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Milk Thistle Farm Calls It Quits, Dairy Lovers Bummed Out

Some sad news on the dairy front this morning. Milk Thistle Farm, a local family-run dairy farm beloved by New York City chefs and Greenmarket shoppers alike, has shuttered after less than a decade in the business, The New York Times reports. The problem stemmed from rising costs — particularly difficult for a small operation in a market dominated by dairy conglomerates.

Milk Thistle Farm’s rich, flavorful milk was used at Momofuku Milk Bar in its cereal milk and soft-serve ice cream, and the Darby chef Alex Guarnaschelli once said of their product, “Their milk is so good you have to drink it privately. Say good night to everyone, go home, shut the blinds and enjoy.”

It’s always a treat to find a high-quality, locally made foodstuff that tastes delicious. There’s no denying that Milk Thistle Farm put out a superior product. Yet their collapse demonstrates that producing a great product just isn’t enough for a small-scale agricultural business. Unfortunately, the industry is effectively run by big corporations that leave little room for independent businesses to thrive. This is one instance where it’s OK to cry over spilled milk.

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Robots Take Over Japanese Farmland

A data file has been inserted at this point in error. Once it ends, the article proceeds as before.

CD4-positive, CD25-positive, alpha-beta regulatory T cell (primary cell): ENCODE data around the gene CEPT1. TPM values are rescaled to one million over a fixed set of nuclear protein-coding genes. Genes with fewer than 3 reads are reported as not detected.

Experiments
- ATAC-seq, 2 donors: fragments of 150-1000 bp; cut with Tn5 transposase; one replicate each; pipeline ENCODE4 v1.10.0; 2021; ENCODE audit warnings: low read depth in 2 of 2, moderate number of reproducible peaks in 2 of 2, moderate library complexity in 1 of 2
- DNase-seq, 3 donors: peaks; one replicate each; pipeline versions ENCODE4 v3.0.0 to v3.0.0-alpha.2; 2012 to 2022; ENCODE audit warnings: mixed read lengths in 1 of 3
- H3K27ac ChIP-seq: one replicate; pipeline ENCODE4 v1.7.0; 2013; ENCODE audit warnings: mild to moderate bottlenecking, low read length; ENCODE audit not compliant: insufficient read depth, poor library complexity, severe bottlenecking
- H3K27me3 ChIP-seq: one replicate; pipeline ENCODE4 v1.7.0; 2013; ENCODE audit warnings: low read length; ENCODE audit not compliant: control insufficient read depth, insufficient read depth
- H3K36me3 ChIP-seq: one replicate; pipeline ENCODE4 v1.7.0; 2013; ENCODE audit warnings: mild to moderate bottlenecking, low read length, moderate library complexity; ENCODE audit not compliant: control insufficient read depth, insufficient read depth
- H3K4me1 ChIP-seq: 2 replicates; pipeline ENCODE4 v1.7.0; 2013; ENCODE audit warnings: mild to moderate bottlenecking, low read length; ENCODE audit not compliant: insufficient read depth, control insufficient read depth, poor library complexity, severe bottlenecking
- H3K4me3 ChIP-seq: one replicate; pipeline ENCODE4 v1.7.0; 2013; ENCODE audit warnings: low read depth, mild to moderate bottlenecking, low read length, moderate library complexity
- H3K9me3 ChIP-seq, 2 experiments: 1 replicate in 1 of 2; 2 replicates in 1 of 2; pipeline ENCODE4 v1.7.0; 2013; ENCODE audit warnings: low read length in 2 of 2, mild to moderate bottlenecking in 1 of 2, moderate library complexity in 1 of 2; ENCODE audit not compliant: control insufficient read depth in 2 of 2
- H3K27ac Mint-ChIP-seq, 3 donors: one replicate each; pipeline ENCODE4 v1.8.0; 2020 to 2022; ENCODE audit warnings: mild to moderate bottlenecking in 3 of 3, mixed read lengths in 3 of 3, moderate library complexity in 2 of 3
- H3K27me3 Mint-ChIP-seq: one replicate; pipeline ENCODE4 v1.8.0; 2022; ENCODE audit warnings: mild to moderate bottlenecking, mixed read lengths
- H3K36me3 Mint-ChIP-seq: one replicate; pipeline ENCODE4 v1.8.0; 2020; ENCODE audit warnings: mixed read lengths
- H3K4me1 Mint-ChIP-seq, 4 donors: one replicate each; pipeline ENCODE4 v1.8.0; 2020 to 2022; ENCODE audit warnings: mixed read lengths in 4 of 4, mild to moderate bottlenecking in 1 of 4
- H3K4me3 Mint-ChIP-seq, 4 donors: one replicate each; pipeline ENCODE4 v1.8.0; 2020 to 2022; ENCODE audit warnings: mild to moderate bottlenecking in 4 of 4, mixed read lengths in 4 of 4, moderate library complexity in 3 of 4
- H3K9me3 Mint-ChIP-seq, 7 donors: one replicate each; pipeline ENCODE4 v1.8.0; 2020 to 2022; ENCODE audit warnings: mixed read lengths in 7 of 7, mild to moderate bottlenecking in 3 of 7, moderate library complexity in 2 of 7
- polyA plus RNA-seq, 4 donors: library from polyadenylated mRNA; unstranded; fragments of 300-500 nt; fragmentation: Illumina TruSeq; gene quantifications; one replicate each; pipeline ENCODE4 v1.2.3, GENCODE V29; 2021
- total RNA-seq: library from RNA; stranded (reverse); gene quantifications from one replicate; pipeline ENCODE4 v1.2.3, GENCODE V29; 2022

Well, either the future or the robopocalypse is upon us: Japanese officials have just announced that they plan on opening a robot-run farm in the tsunami disaster zone, The Telegraph reports.

The Ministry of Agriculture’s experimental project involves unmanned tractors, which will be programmed to work a 600-acre tract of cropland in a tsunami-ravaged area of the country. The crops will include rice, beans, fruits, and veggies.

Farmer robots will box this produce — and then they will probably rebel against their human creators and enslave them, as those pesky cyborgs are wont to do (see: Terminator; I, Robot; The Matrix).

The robots will also recycle all of the carbon dioxide they and other farm machines produce, according to the paper. These emissions, in fact, will be used to fertilize the crops.

So, if the robots do carryout a bloody and brutal world takeover, at least it will be carbon neutral.

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Marcus Samuelsson Talks Urban Farming

Marcus Samuelsson has recently penned an op-ed for The Huffington Post, in which he implores readers to think deeply about food policy during the upcoming elections.

He says that hot topics such as organic and non-GMO eats are great talking points, but that bigger problems should not get ignored.

While we as citizens can be tempted to debate specific issues like whether or not genetically modified foods should be outlawed or not, we can’t forget that a large portion of the country is addressing more pressing issues like hunger, food accessibility, and food safety. Other more nuanced matters like the pros and cons of GMOs or sustainable farming are far from their minds.